Pedestrians have been battling skateboarders in their fight to rule public footpaths (particularly in the city). The clash has been ongoing since the skateboards invention in the 1950’s when “sidewalk surfers” curved up the streets of L.A. Skaters seem to be losing the battle as many councils outlaw the use of skateboards on busy city streets. Melbourne city councils are fairly tolerant of skateboarders on public footpaths. However some citizens aren’t as eager to share the footpath with skaters.
Id says that there is a negative stigma attached to skateboarding. Skaters are seen as hoodlums. A bunch of misled youths with nothing else to do, going around intimidating people. This is far from the truth. Most people that skate are well educated individuals that don’t intend to cause any harm. They are simply trying to skate and have fun. Because of the nature of the sport, fast and dangerous, people have a preconceived notion these people are reckless. I will admit that if a skater collides with a pedestrian then the skater will most likely be the first one to bounce back onto their feet. But the skater is not intentionally trying to mow people down. And one could argue that riding a bike on a busy foot path is just as dangerous as a riding a skateboard on the footpath. Riding a bike on the road is also dangerous for the rider. The solution to this was to create dedicated bike lanes by the side of the road. Not on every road, just along main routes. So, could the answer to the footpath wars between skateboards and pedestrians be solved with a dedicated skate lane, who knows? Seeing one on every roadside would be completely unfeasible and unnecessary. But what if there were designated pathways along KNOWN main skate routes. For example from flinders street station to the Riverside skate park. (Along Swanston St, across Princess bridge and down the south bank of the Yarra through the Alexandra Gardens). This could help with traffic flow of skaters and could potentially reduce accidents including collisions with pedestrians. However, even if there were designated pathways I doubt skaters would want to use them. They rarely follow instructions or obey signs, so it is unlikely they will want to follow the lines painted on the ground. There would need to be another way of enticing skaters to use these paths. Instead of banning skateboarding on footpaths all together, why not control it by encouraging it in one particular area or route. This encouragement may come in many forms…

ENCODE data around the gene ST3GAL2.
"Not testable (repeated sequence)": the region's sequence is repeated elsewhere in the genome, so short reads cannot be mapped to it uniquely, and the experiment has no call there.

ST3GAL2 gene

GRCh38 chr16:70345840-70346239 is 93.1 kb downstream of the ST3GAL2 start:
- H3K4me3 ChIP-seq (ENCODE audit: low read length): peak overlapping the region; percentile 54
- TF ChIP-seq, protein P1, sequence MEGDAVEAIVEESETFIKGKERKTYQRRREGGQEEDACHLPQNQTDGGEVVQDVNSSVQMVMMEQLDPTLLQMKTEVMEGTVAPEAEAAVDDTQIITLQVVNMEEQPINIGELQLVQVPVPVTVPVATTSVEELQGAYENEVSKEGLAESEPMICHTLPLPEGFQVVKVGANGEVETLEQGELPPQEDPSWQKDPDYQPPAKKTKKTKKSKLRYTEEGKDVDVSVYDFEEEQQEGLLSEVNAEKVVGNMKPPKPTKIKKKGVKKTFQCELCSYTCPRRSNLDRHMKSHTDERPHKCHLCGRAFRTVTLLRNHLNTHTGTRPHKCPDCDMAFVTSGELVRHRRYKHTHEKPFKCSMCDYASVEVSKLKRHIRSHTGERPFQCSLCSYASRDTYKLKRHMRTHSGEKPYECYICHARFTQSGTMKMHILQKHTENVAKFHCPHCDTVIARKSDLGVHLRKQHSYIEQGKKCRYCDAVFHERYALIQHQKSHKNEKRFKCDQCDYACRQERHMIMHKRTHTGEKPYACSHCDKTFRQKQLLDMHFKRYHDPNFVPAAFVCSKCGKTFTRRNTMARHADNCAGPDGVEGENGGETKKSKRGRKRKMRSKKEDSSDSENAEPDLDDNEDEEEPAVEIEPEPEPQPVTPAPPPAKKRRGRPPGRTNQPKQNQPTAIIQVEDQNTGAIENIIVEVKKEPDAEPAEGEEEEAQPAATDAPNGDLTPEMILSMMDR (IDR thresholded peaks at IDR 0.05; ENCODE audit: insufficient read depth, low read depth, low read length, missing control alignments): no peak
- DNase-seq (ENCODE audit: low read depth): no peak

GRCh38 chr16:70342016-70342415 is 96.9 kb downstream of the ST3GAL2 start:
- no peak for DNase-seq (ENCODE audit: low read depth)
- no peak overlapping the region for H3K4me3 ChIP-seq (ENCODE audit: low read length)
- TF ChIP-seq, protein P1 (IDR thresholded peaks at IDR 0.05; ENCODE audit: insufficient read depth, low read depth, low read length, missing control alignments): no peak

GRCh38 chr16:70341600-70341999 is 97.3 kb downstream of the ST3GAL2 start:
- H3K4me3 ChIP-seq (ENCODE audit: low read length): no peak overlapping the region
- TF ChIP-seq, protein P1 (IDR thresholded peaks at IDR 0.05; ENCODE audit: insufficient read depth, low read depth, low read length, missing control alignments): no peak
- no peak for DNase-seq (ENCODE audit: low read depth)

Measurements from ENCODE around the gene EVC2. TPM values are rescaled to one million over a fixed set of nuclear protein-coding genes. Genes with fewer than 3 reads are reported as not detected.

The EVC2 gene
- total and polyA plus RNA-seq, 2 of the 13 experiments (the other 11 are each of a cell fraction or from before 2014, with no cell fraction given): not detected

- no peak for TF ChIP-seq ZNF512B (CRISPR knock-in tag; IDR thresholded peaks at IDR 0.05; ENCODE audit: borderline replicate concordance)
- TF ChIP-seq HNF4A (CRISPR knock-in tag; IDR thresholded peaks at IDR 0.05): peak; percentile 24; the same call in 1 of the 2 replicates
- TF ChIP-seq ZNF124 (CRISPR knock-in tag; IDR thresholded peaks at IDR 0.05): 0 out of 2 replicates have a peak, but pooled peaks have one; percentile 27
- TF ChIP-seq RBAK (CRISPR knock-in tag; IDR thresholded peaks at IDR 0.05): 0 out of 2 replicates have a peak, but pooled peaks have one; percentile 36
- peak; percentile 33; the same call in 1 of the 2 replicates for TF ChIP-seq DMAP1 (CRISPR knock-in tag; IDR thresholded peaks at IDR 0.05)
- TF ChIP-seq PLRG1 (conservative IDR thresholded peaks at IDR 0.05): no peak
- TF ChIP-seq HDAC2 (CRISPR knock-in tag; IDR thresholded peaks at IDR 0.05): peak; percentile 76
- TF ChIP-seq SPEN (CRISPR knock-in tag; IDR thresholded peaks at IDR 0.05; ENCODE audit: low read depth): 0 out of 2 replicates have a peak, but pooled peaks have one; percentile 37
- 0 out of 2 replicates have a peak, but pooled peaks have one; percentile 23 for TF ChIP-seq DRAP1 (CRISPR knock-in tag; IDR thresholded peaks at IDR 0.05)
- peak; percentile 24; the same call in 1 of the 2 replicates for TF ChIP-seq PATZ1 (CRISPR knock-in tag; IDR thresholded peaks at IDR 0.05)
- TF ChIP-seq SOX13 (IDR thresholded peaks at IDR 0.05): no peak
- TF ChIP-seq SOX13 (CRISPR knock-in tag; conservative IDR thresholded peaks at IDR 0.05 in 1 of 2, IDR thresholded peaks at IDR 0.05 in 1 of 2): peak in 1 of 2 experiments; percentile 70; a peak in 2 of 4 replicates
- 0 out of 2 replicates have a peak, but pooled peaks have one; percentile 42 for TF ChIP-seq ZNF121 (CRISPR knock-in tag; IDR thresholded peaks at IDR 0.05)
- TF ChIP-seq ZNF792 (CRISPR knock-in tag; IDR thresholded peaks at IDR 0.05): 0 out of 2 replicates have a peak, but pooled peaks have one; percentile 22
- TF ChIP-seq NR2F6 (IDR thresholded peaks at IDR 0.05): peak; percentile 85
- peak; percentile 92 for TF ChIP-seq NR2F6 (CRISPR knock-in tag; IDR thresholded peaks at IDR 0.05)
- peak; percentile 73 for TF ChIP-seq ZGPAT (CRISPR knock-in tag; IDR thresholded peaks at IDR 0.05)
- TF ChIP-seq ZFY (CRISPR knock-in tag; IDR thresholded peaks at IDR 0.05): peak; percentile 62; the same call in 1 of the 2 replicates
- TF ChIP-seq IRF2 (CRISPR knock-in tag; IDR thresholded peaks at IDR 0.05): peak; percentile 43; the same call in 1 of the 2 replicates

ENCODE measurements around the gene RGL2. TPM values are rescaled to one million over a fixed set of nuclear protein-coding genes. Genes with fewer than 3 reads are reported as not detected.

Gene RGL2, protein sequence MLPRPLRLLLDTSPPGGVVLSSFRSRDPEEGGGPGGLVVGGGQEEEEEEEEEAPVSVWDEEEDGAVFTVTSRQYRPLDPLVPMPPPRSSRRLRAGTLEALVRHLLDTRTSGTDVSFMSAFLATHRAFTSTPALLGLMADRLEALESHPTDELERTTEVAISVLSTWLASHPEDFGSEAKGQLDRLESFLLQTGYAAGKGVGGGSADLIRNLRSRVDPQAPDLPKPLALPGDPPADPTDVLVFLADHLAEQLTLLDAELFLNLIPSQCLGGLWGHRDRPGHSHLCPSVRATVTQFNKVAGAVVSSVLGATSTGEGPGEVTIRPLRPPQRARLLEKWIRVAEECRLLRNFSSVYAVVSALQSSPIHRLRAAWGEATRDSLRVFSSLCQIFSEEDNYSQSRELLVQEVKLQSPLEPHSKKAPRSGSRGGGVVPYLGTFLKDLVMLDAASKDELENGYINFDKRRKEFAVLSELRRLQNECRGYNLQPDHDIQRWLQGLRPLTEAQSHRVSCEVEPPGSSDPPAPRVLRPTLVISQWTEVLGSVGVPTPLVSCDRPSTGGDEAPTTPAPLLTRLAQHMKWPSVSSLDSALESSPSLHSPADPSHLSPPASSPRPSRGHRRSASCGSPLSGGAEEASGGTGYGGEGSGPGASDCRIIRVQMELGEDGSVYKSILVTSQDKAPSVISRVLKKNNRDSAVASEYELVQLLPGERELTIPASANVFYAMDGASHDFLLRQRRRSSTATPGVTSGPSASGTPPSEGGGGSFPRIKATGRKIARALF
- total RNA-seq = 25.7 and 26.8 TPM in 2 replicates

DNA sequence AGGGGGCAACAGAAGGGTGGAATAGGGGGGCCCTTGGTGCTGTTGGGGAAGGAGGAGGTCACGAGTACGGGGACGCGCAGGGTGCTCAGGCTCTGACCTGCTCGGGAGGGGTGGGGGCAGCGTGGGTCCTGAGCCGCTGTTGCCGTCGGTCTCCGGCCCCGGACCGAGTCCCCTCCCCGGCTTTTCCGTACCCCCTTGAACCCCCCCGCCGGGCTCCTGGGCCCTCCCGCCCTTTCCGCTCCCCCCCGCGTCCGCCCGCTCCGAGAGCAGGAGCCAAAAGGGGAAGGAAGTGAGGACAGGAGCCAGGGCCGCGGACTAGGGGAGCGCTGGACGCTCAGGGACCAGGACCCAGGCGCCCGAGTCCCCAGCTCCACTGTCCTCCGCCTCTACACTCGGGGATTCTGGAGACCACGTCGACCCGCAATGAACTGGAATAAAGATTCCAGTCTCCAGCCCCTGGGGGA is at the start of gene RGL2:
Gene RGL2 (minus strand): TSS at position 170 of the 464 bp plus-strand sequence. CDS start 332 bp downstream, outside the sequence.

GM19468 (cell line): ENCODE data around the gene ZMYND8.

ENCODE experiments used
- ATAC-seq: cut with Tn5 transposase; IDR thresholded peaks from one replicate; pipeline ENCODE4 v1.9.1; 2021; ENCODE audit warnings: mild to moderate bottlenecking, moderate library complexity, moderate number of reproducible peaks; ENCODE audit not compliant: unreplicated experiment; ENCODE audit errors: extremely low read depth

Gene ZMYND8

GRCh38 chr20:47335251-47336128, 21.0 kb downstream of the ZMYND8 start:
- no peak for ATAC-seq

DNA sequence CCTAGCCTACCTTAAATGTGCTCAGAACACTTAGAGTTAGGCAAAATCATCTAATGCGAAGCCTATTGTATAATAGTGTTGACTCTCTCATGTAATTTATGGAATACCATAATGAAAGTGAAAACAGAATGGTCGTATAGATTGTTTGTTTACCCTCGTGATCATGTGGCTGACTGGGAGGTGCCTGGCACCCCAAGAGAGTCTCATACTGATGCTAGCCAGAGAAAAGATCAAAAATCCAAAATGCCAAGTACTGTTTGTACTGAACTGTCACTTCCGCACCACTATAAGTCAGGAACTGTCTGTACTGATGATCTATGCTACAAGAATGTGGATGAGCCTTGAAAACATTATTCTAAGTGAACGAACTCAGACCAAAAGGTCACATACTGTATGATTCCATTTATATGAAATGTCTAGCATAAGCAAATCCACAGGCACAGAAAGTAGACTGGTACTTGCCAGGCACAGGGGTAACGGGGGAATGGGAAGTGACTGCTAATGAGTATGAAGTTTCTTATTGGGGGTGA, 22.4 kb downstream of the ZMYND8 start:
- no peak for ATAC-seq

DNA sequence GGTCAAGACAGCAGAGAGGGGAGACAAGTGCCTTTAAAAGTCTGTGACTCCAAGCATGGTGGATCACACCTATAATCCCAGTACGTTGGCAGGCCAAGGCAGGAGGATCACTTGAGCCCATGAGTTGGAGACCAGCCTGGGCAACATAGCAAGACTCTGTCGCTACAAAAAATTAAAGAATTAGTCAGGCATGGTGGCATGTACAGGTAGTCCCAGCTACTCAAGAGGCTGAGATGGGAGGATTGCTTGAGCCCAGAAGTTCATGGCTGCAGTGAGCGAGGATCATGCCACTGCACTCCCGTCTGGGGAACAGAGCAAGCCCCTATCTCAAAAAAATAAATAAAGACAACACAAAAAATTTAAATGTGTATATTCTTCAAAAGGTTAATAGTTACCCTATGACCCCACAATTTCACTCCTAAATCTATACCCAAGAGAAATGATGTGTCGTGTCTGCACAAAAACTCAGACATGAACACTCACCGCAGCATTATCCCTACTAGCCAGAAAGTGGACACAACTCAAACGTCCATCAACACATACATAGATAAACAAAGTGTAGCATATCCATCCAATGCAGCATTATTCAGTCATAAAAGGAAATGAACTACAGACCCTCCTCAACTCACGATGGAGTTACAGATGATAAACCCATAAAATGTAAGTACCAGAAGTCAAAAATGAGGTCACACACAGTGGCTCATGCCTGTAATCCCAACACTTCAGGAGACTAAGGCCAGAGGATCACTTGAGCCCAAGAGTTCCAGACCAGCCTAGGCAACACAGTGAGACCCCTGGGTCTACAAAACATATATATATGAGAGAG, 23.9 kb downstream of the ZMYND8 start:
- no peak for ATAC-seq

Technology plays a large role in the production and presentation stages of the project. I will be focusing on technologies that are used in the skateboard manufacturing industry; laminating and cold pressing. I will be working primarily with timber and layers of ply veneer. These materials are also used in the furniture design industry but with similar construction techniques. Steam bending is another method I have been researching and have included in the technology essay.
Laminating and steam bending are old technique used to achieve fluid-like forms with rigid material. Because laminating and steam bending are old process it means a lot of it is done by hand. There are many DIY tutorials and information available on these processes. One of the main ideas I’d like to emphasis is the evolution of skateboard construction, so I would incorporate traditional manufacturing techniques. Handmade rigs and moulds become tools that are used to manipulate the material. Tools will be just as important as the process. I hope to learn some of these skills by watching experienced craftsman (and women) build furniture. I have made a list of possible timber workshops that I can visit over the next few weeks. Hopefully this exposure gives me enough insight and I will be able to use these construction methods in the second semester.
Timber Strip Furniture
Wilkins and Kent (Furniture workshop)
RMIT- TAFE furniture design workshop
CLICK HERE to view my technology essay.